A recent study by Tesfaye Belay and Anthony Woart from the School of Arts and Sciences, Bluefield State College, Bluefield, WV, is perhaps the first to document a link between cold (weather) stress and the course of Chlamydia trachomatis infection.
This common sexually transmitted infection is known to cause severe complications such as pelvic inflammatory disease and infertility.
In experimental animals and conditions, the authors demonstrate that increased levels of catecholamines, the neurohormonal mediators released during cold-induced stress, are associated with greater susceptibility and intensity of Chlamydia genital infection. In addition, IFN-gamma and MIP-1 alpha, driving Th1 responses and known to be crucial for clearance were down regulated in stressed mice, while a key immunosuppressive cytokine, IL-10 was up regulated.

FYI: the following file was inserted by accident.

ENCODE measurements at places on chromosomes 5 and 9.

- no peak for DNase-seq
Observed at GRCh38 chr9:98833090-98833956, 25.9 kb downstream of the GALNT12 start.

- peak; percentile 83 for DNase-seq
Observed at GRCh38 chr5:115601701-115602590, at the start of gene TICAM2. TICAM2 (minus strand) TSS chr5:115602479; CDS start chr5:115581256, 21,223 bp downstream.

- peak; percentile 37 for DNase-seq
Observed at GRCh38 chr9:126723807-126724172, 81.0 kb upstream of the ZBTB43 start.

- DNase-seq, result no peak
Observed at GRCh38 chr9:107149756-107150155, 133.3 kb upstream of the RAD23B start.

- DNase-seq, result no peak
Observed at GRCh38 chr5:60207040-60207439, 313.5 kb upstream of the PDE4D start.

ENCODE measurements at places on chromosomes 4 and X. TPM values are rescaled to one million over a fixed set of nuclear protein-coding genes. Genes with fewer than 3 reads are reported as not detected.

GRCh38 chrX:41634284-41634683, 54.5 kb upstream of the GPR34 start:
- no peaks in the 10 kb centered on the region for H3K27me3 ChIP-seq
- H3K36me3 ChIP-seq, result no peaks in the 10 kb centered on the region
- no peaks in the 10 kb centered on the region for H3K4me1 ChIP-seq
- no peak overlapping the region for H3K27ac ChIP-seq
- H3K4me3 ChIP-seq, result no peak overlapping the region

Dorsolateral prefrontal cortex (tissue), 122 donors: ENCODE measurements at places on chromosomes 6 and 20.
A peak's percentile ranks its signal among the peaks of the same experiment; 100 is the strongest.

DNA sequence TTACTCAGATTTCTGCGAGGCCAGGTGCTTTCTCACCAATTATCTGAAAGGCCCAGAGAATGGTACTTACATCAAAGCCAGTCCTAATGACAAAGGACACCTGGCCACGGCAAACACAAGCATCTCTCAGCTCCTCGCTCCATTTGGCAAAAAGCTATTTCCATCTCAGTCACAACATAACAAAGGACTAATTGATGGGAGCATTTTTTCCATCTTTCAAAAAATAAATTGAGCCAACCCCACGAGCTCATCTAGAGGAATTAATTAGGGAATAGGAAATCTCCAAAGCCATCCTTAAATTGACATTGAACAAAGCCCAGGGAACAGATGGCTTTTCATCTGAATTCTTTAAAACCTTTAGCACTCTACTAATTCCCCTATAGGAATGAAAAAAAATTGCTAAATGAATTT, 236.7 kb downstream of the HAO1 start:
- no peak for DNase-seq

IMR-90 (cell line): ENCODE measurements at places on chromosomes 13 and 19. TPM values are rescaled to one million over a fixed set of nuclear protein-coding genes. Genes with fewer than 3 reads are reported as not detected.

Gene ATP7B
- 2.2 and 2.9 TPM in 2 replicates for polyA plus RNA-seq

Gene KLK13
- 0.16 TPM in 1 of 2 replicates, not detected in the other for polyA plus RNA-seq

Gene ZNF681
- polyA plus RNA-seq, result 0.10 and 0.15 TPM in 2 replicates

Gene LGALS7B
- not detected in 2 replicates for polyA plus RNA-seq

The study indicates that these stress hormones may suppress the immune system and thus contribute to vulnerability or severity of this infection, and/or the development of complications.